Hall of Fame Inductee
Died: 13 Nov 1972
Homer Clark may go down in history as the most durable trapshooter who ever lived. In 1967, after he had been shooting for over 60 years, he still was very active, registering 3,350 singles targets and breaking them at a .9656 clip—at 83 years of age.
Clark was born at New Douglass, Ill. on Jan. 8, 1884 and lived most of his life at Alton, Ill. He first shot targets in 1907 and in less than a year became one of the top amateur shooters in the country. His first big victory came in 1908 when he placed first in a 100-bird race among some of the best gunners of Illinois and Missouri. He was fifth among the amateur shooters in the 1909 averages, hitting a mark of .948 5, just .0024 behind the leader. In 1910 he joined the Western Cartridge Company and tied for the professional championship at the Grand American with 190x200, losing the shootoff by one target. The race was shot on 160 singles at 18 yards and 20 pairs of doubles. That same year he tied the existing world record by breaking 99x100 from 21 yards at Hickman, Ky. and set a club record at Houston, Tex. with 149x150 on singles targets.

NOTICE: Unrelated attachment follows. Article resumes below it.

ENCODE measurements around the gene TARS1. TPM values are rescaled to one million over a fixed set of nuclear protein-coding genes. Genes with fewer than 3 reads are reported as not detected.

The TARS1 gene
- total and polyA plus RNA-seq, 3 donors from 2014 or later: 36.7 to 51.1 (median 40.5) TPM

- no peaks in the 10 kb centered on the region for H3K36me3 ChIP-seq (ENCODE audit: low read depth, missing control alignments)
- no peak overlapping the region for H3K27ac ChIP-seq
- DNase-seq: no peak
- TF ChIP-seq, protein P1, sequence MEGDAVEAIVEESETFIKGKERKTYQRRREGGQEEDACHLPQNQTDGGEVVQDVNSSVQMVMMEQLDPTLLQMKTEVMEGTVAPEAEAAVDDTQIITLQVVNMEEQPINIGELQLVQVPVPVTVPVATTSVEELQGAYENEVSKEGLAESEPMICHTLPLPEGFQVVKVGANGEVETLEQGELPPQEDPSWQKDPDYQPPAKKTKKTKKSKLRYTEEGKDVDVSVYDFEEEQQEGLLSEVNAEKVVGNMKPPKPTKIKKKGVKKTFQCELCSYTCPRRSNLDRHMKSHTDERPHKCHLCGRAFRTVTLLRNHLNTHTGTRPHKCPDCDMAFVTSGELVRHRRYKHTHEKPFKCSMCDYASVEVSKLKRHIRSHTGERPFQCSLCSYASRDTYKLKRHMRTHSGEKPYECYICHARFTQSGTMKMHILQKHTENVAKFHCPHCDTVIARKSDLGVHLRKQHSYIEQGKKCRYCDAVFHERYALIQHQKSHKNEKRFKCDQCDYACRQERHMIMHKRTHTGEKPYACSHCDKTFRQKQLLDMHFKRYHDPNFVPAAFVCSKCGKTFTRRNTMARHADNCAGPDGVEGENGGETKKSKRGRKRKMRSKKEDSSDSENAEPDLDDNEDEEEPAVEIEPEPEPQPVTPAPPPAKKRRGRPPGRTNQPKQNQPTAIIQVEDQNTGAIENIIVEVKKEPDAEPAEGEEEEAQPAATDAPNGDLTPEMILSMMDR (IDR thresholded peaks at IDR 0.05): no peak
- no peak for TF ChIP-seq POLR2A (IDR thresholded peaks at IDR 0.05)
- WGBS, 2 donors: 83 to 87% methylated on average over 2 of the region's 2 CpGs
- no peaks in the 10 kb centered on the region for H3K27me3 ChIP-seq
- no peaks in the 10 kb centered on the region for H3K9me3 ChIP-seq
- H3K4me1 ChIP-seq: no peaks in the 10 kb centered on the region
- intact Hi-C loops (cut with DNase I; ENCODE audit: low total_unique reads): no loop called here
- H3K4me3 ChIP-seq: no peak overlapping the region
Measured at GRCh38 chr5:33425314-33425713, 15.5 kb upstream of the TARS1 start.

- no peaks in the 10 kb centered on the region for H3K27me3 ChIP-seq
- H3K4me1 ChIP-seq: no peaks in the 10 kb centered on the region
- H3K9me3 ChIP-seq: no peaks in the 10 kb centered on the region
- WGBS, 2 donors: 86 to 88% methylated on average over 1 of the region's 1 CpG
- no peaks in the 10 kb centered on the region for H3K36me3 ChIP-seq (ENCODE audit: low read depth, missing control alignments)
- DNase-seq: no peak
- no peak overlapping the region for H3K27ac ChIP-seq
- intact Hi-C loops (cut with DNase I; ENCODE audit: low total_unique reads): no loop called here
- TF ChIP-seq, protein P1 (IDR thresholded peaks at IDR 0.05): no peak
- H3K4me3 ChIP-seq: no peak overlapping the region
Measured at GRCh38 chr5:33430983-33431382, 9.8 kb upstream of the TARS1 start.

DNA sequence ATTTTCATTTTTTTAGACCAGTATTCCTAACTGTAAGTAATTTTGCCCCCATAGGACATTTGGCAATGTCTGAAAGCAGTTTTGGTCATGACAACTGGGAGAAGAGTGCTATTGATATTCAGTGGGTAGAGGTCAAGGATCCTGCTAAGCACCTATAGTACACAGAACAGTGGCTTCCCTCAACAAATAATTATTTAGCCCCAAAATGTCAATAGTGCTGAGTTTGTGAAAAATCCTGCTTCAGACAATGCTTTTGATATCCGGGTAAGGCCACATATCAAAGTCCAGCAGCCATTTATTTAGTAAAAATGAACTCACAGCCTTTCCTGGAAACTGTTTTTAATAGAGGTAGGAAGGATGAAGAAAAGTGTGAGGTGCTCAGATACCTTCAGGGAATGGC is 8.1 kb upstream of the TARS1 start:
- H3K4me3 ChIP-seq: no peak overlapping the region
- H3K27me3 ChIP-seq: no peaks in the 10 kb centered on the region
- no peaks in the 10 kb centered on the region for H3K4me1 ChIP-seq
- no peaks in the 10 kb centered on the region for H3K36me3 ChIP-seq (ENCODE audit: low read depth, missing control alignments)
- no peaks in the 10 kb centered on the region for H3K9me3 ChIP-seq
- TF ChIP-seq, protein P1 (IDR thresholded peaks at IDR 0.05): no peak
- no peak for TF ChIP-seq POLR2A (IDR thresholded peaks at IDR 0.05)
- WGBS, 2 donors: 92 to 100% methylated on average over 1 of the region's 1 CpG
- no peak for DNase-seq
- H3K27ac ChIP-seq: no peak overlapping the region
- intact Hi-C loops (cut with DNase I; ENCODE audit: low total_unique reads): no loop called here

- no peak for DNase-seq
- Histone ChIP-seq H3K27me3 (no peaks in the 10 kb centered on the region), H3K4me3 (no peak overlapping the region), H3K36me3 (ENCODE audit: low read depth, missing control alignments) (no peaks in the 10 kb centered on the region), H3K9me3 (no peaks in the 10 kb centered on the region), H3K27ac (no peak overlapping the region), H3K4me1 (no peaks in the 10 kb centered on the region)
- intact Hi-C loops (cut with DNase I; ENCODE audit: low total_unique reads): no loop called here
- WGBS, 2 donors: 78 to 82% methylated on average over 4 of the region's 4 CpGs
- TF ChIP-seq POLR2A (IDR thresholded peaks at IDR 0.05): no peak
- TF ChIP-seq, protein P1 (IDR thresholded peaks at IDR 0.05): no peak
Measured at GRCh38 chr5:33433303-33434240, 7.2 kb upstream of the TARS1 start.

Clark won the professional yearly average race in 1916 with a mark of 98 percent on 2,100 targets, the first time that high an average had ever been posted. In 1914 he won the E. C. Cup (emblematic of the world’s championship at inanimate targets), and he won final possession of the cup in 1916, the same year he won the Hercules all-around championship.
He repeated as the rep average leader in 1918 with .9764 on 3,310 singles targets and had the longest straight run of the season by a rep, 247. He won his first professional championship in 1917 at Chicago with 94x100 from 18 yards. He repeated the next year at Columbus, 0. with 194x200 (again from 18 yards). He again won at Vandalia, 0. in 1925 with 199x200 (at 16 yards).
It was at the Hill Top GC at Paris, Ky. during the Kentucky State Shoot of 1933 that Clark etched his name into the doubles record book by becoming the first man ever to post a score of 100 straight in a 50-pair race. (Mark Aries 100 straight seven years earlier was in a 200-bird event.) Age proved no deterrent to Clark, as he won his only Illinois State singles amateur championship in 1943 at the age of 59. (He had been ineligible for amateur prizes most of his life because he was a rep.) Celebrating his moving into his 67th year in 1951, he tied for the state championship with a remarkable score of 199x200, but lost the shootoff. His average that year on 2,700 targets was a fine .9855, third among all the amateurs in the ATA. In 1961, at age 77, Clark tied for the North American Clay Target Championship at the Grand with 200 straight and scored 99x100 in a shootoff to finish fifth. He missed his first Grand in over 50 years in1965 due to illness in his family. Homer Clark was named captain of Jimmy Robinson’s 1962 Sports Afield All-America veterans team, the first time such a team was selected.